Yesterday was Féile Lúghnasa, the pre-Christian Irish harvest festival, which is still celebrated at a few locations in Ireland. One time it was held at around 200 sites, nearly always remote, inaccessible places that were on heights, or near water. The festival was dedicated to Lúgh, the young and most brilliant god of the Tuatha de Danann. Lúgh was the god of light, god of arts and crafts, father of inventions and the likes. It was he who saved the harvest by vanquishing Bal, the sun god who was in the process of scorching all the country’s plants and crops with relentless heat.

Lúgh was a good time god. His festival was a young peoples gig and it was party central. In the Irish calendar it was the biggest celebration, the harvest was safe and the population could go and boogie. Held at remote locations, only the young, the fit and the agile made their way there.

As was its practice, the Catholic Church cast their net wherever there was a crowd. They took over Lúghnasa and put a religious stamp on it. One of the most glaring examples of this hi-jacking is Reek Sunday on Croagh Patrick, an ancient Lúghnasa site. The Irish Church said that St. Patrick spent 40 days and nights on the mountaintop, fasting and praying for the salvation of Ireland. If he did, he failed. But it’s more likely a pr job and the nearest Paddy got to the mountain was Campbell’s pub in Murrisk or maybe Matt Molloys in Westport. Anyway, year in and year out, thousands of the hoodwinked faithful climb the mountain on Féile Lúghnasa, saying prayers to Patrick, Mary and Jesus. Some climb barefooted, others climb blindfolded. Lúgh is probably shaking his head at the pain, wondering why they no longer believe in a good time god.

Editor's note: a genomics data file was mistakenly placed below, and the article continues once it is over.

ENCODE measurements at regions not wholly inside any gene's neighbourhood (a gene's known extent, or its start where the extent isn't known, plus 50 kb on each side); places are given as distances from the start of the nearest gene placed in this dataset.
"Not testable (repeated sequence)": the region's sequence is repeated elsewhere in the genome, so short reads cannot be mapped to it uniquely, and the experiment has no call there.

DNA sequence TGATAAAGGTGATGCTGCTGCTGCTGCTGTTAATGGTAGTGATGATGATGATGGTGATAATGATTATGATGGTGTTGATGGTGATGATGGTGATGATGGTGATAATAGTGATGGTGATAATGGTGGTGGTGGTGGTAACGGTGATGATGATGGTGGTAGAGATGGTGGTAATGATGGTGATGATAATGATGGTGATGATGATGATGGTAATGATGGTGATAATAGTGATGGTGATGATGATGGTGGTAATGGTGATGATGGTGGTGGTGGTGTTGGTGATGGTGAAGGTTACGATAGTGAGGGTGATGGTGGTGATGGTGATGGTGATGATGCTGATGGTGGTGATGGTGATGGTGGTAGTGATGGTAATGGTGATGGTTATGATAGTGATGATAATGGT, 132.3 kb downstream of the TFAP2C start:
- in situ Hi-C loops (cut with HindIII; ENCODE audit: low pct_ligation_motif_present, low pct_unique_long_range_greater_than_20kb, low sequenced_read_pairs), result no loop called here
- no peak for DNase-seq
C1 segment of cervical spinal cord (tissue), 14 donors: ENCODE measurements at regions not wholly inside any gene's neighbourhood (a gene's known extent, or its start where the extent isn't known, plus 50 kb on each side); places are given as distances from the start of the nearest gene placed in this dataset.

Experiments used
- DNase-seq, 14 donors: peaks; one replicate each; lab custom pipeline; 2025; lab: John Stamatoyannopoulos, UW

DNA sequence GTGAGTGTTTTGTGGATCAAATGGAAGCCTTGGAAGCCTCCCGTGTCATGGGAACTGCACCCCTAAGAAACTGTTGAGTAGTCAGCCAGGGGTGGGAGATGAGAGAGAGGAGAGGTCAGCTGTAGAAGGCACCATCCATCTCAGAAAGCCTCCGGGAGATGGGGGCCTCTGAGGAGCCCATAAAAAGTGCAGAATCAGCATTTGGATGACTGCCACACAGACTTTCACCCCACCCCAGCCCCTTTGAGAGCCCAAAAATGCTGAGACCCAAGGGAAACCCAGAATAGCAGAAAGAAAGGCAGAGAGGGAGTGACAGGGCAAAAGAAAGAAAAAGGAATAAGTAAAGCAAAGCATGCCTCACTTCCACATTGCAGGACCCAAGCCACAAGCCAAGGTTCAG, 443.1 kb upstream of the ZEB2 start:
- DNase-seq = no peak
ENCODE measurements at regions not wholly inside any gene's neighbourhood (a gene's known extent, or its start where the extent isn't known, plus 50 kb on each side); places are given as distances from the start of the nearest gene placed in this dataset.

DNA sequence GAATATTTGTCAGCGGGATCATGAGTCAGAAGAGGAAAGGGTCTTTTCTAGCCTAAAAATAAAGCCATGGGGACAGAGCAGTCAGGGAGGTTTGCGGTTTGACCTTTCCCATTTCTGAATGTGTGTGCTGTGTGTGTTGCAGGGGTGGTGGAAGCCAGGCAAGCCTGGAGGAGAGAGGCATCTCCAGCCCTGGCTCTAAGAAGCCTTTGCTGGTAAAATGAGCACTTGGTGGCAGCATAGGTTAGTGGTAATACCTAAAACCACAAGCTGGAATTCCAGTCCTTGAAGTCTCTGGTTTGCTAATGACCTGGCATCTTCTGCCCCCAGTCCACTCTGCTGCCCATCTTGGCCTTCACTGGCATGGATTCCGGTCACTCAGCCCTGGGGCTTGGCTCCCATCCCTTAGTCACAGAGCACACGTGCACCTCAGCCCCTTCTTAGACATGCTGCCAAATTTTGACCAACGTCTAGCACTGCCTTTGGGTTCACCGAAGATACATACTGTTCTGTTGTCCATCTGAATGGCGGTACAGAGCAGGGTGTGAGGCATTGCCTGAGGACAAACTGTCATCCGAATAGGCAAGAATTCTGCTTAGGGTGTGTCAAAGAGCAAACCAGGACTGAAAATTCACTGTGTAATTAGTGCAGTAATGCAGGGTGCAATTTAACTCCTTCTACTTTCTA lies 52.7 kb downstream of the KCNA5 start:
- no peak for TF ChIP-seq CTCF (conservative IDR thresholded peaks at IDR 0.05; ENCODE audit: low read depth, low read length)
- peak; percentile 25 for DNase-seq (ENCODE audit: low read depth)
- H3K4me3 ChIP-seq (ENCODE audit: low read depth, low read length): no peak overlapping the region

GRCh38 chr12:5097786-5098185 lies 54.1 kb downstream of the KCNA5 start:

Bridget: Irish goddess disguised as a nun

In west Clare, the oldest Lúghnasa site is Dabach Bríde, also known as The Blessed Well or Bridget’s Well. Near the Cliffs of Moher, it’s a well in a little grove and has the sense of an ancient place. The Well is unique, as it’s the site of pilgrimage on Féile Bríde (February 1) as well as Lúghnasa. One time, thousands of people came there on Lúghnasa and later went down to the seaside village of Lahinch to sport and play. In recent times attendance has been slack and it’s mainly a scattering of diehard locals like myself who turn up to ‘pay our respects’ to the local deity, i.e. Lúgh.

So I went over to the Well yesterday afternoon. It was misty up by the Cliffs and I had a sense that the year had turned. When I was a youngster, Lúghnasa was the highpoint of our summer. We knew it as Garland Sunday, the last Sunday of Hungry July. It marked the day when we could harvest the new crop of potatoes — the ‘floury spuds’ and we gave thanks.

There was nobody at The Well when I got there. Inside, there were a few candles flickering, the faithful had been and gone. I paid my respects and walk up the old path three times to do ‘the rounds’, went back to the well again and sipped the water. Outside the sky was a bit brighter, the mist had cleared and I could see across Liscannor Bay and down along the coast of West Clare.

all around the shrine, there are offerings, prayer requests, memory cards

As I was about to leave, I heard the chattering of young voices, and saw a troop of teenagers coming down the road. They stopped outside The Well and looked at maps or guidebooks. They were young German hikers. One of them approached me and said,
‘Please, what is this?”

So I told him about Lúgh and the tradition and said it was auspicious that they came this way on his feast day. He related the story to the others. They asked questions and I answered best I could. They were respectful and asked if it was ok for them to enter the shrine and taste the water.
“Sure,” I said, “Lúgh would be delighted.”

Young German hikers about to meet Lúgh...